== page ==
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Examining the Representation of Masculinity Identity in Nice Work

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Examining the representation of masculinity identity in Nice Work

                                                           Kun Long

  1. Introduction

This essay mainly aims to explore the representation of masculinity identity both in male and female in Nice Work, which is a novel written by David Lodge who establish his reputation mainly on his academic novels and his literary criticism and theory. This book describes encounters between Robyn Penrose, a feminist university teacher specializing in the industrial novel and women's writing, and Vic Wilcox, the manager of an engineering firm.

Generally, there are two types of characteristic in term of gender in human-being;

masculinity and femininity. “It is true that the concept exited long before 1970s. Its full meaning was not developed well, however, until 1970s” (Clyde W. Franklin II, The Changing Definition of Masculinity, 1984(5)). It is extremely hard to define what masculinity is. Does masculinity is the privilege of male? David Lodge gives us a vivid representation and provides us a very different perspective in one of his world-famous trilogy, Nice Work.

  1. Analysis of masculine identity in Nice Work

Vic Wilcox and Robyn Penrose are the leading characters, in other words, the protagonist in Nice Work. Masculine identity is widely represented in both Vic and Robyn through the vivid and subtle description of David Lodge.

  1. The masculinity in Vic Wilcox

      Vic Wilcox, managing director of a local engineering company in Rummidge, enjoying great reputation and wealth in his area. Masculinity can be seen both in his family and work. In family, he acts as the leading role and breadwinner while his wife, Marjorie, is considered as the general housekeeper. When it comes to some topic like daughter education, sexual life etc., the policy maker eventually almost fall in Vic’s role to play in. For example,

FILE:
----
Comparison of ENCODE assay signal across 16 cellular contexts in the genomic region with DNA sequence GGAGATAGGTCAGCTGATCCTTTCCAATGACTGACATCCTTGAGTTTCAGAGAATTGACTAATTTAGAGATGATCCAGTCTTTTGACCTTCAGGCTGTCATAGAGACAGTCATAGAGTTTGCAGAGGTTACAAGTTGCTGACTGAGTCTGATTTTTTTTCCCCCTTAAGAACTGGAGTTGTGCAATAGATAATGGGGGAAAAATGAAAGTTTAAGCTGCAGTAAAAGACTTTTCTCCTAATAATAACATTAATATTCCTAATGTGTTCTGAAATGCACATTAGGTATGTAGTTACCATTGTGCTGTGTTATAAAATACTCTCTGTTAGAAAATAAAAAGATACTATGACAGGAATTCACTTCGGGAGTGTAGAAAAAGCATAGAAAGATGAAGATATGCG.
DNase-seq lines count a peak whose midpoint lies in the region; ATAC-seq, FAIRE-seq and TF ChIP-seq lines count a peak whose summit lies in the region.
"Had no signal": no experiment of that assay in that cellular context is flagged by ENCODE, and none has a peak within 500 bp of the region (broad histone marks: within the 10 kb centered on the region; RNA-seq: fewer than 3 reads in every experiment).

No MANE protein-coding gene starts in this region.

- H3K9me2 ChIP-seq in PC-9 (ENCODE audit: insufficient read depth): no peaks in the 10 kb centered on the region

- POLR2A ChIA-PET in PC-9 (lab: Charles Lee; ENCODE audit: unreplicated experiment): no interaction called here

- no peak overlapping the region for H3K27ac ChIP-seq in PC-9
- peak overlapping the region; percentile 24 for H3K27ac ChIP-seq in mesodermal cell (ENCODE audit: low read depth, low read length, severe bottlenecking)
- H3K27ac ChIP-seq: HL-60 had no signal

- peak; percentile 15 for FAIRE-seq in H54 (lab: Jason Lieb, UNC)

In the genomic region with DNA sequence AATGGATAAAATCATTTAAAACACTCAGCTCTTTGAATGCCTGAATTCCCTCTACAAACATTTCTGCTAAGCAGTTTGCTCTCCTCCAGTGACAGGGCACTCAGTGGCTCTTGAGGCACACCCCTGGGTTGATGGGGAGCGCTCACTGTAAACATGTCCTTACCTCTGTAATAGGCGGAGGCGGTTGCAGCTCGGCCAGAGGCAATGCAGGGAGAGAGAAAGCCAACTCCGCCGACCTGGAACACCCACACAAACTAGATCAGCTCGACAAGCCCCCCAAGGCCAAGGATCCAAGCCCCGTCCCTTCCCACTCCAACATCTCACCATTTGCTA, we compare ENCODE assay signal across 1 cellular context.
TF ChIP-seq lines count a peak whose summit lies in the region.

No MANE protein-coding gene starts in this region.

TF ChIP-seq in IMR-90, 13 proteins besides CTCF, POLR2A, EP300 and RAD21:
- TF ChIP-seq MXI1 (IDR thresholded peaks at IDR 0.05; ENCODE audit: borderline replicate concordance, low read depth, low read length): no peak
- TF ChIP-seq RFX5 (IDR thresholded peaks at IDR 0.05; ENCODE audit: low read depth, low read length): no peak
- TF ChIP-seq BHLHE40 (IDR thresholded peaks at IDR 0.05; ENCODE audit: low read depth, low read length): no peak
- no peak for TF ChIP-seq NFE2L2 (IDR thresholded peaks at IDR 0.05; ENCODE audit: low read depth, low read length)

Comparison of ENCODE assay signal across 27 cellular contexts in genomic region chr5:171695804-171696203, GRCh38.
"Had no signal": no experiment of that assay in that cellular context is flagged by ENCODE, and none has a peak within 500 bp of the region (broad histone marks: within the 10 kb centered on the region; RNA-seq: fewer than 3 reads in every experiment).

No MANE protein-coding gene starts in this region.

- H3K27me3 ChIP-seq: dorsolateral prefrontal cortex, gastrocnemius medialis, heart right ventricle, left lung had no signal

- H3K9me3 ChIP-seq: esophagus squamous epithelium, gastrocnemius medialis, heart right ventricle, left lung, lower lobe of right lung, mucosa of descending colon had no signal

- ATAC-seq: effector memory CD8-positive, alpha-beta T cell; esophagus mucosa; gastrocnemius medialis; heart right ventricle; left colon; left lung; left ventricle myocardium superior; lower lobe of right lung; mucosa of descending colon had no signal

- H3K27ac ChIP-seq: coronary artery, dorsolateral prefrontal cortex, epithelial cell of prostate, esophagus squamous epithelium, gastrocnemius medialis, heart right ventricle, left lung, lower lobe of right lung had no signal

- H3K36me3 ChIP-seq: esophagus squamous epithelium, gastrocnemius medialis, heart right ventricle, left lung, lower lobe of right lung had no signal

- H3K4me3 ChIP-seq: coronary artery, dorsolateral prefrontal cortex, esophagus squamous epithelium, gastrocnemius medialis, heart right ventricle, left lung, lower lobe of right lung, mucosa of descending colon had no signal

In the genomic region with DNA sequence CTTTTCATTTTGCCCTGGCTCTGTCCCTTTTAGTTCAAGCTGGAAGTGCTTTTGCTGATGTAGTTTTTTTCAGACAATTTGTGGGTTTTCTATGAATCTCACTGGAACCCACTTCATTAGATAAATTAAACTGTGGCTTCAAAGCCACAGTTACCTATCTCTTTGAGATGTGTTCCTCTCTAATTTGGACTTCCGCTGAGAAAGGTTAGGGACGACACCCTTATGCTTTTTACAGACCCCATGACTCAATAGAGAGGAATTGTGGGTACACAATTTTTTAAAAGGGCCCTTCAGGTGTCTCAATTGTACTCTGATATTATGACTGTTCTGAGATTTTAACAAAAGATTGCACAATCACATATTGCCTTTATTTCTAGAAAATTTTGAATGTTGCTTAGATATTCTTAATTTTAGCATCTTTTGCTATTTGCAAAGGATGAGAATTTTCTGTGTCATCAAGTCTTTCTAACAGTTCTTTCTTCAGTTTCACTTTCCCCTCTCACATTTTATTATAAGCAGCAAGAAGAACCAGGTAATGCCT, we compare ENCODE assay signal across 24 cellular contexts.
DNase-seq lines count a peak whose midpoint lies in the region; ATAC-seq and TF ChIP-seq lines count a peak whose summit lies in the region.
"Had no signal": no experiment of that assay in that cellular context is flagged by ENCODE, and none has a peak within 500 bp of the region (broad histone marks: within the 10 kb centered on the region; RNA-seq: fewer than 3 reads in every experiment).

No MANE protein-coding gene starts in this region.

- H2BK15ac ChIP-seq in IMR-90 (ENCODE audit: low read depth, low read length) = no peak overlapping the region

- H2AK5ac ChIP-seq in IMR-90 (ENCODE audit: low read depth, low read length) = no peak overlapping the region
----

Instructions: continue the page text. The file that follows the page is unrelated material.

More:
Marjorie blushes. “Well, she needs a new pair of shoes…”

         “You are a fool, Marje!” Vic explains. “You spoil that girl something rotten. All she thinks about is clothes, shoes, hairstyles. What kind of A-levels do you think she is going to get?”

         “I don’t know. But if she doesn’t want to go to University.”

         “She is thinking of hairdressing.”

         “Hair dressing!” Vic puts as much concept into his voice as he can muster. (David Lodge. Nice Work, 9)

    From this conversation we can sense the conflict between Vic and Marjorie in the

education of their daughter. And at that time Vic first represent his male identity

in this novel, which, in more detailed, is called assertiveness to control the whole

family to a right direction , like the capital in a ship.  

  And not very long after, another problem occurs to their life and bothers them

in a considerably way.

“ You mean , you’ve got it back?” Vic asked flatly.

“Well. I don’t know,” she said. “I mean, I won’t , will I , mot till we try, I think

we ought to give it a try, Vic.


‘Well, it’s natural for married couples. You used to want to…” There was a

dangerous quarter in Marjorie’s voice.

“Everything comes to an end,” he said desperately. “We’re getting on”

“But we’re mot old, Vic, not that old. The book says-”

“Fuck the book,” said Vic.

Marjorie began to cry. (David Lodge. Nice Work, 113)

    This conversation unveils the sexual conflict between Vic and his wife. The behavior that Vic refuses the proposal of having sex represents the independence and assertiveness, which are both symbols of masculinity, indicating, at the same time, the marriage between Vic and Marjorie is coming to a dead end in the foreseeable future.



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